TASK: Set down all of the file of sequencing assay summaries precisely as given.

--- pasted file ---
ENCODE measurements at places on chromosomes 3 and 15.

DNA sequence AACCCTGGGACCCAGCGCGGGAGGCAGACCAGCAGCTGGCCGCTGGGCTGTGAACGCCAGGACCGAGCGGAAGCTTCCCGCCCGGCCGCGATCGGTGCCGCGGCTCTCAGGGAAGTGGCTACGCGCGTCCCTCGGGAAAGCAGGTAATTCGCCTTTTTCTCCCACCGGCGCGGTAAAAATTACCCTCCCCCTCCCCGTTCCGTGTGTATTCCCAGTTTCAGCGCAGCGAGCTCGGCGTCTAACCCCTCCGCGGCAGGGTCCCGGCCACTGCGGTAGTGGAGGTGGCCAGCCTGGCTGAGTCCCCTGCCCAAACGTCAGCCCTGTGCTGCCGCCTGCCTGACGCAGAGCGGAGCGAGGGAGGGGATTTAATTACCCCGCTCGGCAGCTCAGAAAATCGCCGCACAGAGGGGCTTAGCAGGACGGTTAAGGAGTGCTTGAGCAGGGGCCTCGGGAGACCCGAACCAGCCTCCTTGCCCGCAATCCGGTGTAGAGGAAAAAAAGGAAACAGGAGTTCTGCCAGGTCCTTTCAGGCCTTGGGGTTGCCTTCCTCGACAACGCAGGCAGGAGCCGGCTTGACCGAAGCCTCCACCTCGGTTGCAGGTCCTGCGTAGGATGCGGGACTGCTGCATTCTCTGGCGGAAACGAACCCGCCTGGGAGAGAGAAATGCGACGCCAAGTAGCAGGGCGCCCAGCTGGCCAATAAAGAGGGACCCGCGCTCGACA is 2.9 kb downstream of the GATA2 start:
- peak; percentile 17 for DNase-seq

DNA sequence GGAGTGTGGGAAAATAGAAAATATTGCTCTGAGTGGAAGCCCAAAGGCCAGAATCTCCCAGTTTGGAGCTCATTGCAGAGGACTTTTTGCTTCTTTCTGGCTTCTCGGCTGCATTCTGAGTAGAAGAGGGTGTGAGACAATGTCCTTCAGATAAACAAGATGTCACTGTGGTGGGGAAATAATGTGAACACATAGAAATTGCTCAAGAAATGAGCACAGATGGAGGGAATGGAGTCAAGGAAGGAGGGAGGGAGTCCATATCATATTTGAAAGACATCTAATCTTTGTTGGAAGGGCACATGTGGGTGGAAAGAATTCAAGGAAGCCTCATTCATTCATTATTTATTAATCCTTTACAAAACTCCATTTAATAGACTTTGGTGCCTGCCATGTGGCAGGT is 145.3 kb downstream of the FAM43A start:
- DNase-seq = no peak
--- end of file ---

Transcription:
ENCODE measurements at places on chromosomes 3 and 15.

DNA sequence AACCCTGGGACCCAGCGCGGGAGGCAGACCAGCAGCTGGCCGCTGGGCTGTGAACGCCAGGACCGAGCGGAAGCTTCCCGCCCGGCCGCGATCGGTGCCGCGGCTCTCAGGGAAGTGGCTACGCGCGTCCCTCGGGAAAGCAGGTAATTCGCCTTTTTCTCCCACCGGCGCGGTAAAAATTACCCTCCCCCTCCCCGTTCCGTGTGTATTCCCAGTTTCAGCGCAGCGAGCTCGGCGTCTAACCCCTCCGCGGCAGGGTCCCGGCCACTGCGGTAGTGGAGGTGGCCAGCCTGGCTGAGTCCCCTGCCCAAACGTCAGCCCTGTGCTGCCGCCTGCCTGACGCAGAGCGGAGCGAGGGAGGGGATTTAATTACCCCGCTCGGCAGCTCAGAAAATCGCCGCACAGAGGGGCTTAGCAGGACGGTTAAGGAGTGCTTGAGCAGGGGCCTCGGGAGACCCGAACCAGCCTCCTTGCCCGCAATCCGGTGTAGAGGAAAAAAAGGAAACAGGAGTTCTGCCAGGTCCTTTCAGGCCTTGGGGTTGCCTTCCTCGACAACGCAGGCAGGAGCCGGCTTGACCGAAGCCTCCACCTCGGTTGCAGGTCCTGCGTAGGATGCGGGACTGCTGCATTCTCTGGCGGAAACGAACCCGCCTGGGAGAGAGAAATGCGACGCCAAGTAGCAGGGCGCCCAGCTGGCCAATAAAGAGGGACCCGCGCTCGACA is 2.9 kb downstream of the GATA2 start:
- peak; percentile 17 for DNase-seq

DNA sequence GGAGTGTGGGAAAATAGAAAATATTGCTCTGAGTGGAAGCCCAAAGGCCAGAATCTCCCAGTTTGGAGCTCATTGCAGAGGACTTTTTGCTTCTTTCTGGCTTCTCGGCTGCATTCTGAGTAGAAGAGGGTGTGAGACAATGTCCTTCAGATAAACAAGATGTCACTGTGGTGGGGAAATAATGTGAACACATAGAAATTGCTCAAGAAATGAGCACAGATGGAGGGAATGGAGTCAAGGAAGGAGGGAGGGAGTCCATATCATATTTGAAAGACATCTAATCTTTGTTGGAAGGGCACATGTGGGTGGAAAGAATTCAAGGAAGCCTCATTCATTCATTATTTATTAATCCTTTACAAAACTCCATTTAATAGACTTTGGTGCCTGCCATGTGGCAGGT is 145.3 kb downstream of the FAM43A start:
- DNase-seq = no peak